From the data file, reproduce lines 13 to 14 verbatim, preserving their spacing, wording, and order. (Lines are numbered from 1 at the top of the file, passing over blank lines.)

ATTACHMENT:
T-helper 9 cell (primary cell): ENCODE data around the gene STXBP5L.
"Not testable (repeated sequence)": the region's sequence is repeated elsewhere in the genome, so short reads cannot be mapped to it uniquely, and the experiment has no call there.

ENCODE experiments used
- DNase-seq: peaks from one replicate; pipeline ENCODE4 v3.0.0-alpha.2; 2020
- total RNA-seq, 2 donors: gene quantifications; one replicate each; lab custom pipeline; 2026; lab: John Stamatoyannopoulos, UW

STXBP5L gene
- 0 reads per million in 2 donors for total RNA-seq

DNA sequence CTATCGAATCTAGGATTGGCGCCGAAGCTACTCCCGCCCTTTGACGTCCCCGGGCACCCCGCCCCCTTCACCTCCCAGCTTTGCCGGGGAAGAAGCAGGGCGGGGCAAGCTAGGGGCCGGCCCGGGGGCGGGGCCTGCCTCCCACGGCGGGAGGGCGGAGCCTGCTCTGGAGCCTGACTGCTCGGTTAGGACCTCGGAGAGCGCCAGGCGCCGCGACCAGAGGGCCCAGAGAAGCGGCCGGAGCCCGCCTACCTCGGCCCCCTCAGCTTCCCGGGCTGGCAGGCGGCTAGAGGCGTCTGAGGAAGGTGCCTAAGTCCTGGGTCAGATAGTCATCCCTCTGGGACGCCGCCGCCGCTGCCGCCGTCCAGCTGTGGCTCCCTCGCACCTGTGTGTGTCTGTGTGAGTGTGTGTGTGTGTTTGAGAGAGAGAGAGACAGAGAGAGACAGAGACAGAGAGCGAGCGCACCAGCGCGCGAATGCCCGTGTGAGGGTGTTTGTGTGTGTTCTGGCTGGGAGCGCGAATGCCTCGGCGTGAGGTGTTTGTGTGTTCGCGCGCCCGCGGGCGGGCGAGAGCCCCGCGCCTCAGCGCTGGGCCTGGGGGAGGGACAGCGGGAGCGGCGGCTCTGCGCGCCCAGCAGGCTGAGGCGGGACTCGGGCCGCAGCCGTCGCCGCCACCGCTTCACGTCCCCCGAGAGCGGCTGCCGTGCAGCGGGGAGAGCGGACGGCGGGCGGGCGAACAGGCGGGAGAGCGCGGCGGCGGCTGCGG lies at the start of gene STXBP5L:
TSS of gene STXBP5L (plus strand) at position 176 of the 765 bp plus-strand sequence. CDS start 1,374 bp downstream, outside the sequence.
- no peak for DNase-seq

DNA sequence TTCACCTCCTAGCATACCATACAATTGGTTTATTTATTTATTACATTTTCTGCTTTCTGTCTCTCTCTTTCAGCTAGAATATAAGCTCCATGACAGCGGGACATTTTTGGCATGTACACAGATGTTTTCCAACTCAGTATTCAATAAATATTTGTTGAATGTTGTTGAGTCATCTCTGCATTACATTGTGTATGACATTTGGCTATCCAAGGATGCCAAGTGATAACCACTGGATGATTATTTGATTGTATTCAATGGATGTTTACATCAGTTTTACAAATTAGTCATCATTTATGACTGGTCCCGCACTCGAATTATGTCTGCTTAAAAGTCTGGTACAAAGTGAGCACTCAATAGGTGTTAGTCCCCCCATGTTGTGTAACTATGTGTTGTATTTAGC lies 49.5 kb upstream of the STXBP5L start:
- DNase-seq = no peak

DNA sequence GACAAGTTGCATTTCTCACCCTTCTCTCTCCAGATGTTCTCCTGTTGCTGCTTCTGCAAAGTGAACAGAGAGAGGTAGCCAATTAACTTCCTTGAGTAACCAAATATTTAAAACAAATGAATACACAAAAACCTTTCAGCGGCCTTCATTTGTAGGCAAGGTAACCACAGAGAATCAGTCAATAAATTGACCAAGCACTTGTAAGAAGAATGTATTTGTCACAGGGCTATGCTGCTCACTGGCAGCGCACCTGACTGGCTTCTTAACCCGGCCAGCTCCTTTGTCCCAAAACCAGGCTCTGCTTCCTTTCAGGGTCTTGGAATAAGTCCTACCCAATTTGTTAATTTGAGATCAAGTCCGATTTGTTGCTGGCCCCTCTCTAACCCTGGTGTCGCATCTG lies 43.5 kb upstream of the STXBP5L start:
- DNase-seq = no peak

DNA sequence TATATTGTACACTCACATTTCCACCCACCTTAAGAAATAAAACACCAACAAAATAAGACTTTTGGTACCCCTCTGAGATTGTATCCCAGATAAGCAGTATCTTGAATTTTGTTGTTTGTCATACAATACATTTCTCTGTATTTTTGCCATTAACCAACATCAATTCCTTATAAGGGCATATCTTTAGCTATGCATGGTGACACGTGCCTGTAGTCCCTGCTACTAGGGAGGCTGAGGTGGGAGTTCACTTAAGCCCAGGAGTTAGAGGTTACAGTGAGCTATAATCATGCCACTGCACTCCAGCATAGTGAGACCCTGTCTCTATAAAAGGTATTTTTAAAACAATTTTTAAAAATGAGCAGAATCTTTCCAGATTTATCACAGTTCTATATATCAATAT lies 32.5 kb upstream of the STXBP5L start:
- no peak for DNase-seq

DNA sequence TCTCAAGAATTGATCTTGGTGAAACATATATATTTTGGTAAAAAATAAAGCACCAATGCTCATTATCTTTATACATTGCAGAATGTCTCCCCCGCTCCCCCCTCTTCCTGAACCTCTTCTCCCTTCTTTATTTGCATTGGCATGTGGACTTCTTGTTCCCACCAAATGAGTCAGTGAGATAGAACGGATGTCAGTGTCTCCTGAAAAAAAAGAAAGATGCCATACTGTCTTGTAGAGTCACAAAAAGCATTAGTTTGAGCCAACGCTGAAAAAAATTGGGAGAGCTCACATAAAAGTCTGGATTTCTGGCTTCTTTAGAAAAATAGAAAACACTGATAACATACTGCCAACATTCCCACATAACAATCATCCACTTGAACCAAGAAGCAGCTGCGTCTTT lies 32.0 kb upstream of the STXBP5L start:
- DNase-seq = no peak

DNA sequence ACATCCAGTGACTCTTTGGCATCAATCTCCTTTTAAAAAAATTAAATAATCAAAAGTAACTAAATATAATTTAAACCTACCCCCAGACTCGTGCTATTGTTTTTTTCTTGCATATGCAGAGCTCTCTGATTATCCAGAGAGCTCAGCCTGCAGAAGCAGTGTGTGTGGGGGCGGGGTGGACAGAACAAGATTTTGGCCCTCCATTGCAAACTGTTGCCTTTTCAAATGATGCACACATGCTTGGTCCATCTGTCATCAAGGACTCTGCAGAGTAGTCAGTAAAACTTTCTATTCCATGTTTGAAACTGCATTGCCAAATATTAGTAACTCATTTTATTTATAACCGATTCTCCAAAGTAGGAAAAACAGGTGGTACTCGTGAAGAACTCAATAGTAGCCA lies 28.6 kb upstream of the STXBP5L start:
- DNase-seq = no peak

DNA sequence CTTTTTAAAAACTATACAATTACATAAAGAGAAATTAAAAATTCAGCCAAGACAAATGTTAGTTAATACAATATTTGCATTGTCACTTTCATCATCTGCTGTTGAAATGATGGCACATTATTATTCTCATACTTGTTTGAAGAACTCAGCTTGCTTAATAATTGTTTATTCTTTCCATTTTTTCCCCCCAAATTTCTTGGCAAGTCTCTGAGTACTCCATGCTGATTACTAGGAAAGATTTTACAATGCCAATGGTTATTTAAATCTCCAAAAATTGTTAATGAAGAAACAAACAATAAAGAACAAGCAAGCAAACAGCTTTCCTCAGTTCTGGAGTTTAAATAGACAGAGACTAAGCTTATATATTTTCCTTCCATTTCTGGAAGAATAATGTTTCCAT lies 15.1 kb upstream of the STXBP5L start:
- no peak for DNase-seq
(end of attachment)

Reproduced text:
DNA sequence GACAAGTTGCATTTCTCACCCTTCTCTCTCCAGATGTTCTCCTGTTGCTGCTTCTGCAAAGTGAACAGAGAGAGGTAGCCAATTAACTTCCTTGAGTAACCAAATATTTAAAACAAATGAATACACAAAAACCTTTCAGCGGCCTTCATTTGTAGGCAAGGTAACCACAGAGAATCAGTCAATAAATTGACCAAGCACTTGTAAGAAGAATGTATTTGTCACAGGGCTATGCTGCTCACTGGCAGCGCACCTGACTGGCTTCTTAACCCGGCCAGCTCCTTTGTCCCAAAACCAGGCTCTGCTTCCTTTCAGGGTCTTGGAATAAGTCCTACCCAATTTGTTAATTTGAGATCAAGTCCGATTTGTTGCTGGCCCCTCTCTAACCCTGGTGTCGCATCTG lies 43.5 kb upstream of the STXBP5L start:
- DNase-seq = no peak